MLA 2021 Panel: Science on the Margins: Rethinking the Global Histories of Sexology
This panel mobilizes the semantic compass of the concept “margin” to rethink the global histories of sexual science. Essentialist accounts of sexology have concentrated on its origins in the Western, primarily German, academy as a distinct “Sexualwissenschaft” or institutionalized science of sex that effected profound shifts in sexual knowledge and subjectivity. And yet sexology was often itself a marginal form of knowledge that emerged at the edges of more well-established disciplines like biomedicine, psychiatry, anthropology, zoology, anthropometry and propelled technologies of endocrinology, eugenics, and population control. Underfunded, overextended, and barely “respectable,” sexology’s portability across disciplines in the humanities and the social and natural sciences depended on its apparent liminality as a para-scientific idiom—one which could and often did threaten to become a constitutive principle for the organization of those disciplines. In turn, sexology itself partook in the creation and consolidation of boundaries between the savage and the civilized, the normal and the deviant, and the elite and the popular. As a loose body of knowledge practices that coalesced at the turn-of-the-20th century into a science that took sex for its primary object of investigation, sexology was a global and specifically, colonial form of knowledge. Recognizing these tensions, recent scholarship like Sexology and Translation edited by Heike Bauer and A Global History of Sexual Science edited by Veronica Fuechtner, Douglas Haynes, and Ryan Jones has focused on the multi-directional linguistic flows and multi-sited networked capacity of sexology. Building on the urgency of this scholarship, this panel calls for papers that leverage the unstable status of sexology itself as a minoritarian/universalist science across the globe.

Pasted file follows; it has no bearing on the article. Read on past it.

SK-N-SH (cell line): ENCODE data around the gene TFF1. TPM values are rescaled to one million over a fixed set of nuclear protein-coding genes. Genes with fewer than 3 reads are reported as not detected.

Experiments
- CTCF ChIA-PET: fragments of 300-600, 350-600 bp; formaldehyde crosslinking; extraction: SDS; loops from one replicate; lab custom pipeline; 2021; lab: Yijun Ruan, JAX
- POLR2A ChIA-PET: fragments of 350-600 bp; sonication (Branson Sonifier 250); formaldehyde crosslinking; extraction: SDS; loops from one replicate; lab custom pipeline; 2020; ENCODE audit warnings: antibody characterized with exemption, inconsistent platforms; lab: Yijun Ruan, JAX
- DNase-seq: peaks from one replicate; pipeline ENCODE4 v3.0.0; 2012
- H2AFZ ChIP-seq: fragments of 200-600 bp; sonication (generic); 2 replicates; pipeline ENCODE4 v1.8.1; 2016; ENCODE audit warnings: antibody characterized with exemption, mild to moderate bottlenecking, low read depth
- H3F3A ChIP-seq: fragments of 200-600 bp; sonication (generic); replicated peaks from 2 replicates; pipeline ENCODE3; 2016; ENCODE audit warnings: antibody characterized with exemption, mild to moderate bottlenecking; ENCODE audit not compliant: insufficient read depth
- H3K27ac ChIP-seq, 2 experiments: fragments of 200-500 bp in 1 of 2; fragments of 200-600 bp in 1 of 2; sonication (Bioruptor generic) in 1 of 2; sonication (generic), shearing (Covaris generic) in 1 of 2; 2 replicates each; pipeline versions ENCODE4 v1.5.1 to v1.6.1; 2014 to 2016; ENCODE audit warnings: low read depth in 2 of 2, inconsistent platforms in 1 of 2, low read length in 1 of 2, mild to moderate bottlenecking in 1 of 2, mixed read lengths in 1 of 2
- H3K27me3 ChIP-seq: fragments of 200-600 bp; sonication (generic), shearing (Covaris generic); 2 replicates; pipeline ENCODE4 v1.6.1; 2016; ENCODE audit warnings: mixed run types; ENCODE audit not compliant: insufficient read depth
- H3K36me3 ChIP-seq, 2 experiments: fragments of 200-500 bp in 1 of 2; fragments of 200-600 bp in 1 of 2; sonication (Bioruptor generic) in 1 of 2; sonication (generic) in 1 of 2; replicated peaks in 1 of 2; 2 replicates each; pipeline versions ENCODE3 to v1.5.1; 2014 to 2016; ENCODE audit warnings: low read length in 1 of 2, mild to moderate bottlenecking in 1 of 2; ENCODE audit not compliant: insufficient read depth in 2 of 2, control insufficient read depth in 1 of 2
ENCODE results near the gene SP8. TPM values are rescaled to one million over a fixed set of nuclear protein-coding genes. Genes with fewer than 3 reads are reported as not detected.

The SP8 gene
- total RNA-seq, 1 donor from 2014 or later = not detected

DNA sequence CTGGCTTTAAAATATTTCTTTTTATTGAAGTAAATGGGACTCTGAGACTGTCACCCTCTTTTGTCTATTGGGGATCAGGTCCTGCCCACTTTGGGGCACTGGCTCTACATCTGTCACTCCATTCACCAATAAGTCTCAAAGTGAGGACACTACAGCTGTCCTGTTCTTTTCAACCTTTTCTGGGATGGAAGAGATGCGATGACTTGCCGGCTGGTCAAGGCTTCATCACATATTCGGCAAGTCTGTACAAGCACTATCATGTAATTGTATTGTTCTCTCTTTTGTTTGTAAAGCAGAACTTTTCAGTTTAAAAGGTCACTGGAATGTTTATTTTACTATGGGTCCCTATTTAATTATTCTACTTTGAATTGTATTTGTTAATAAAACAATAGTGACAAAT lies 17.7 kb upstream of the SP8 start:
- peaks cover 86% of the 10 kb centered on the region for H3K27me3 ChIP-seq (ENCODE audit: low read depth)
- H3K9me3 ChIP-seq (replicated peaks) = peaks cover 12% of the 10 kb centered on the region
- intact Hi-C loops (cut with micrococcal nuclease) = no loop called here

Prospective papers may consider the concept-metaphor of margin through debates about geography and scale in terms of centers, peripheries, and alternative circulatory nodes; disciplinary boundaries between sexology and allied or antagonistic forms of knowledge; transmission, dissemination or transformation of sexological knowledge to variously hierarchized audiences; marginal and marginalized experimenters, subjects, or objects of research within sexology; distinctions between expert and popular, and between formal and informal modes of sexual knowledge production.
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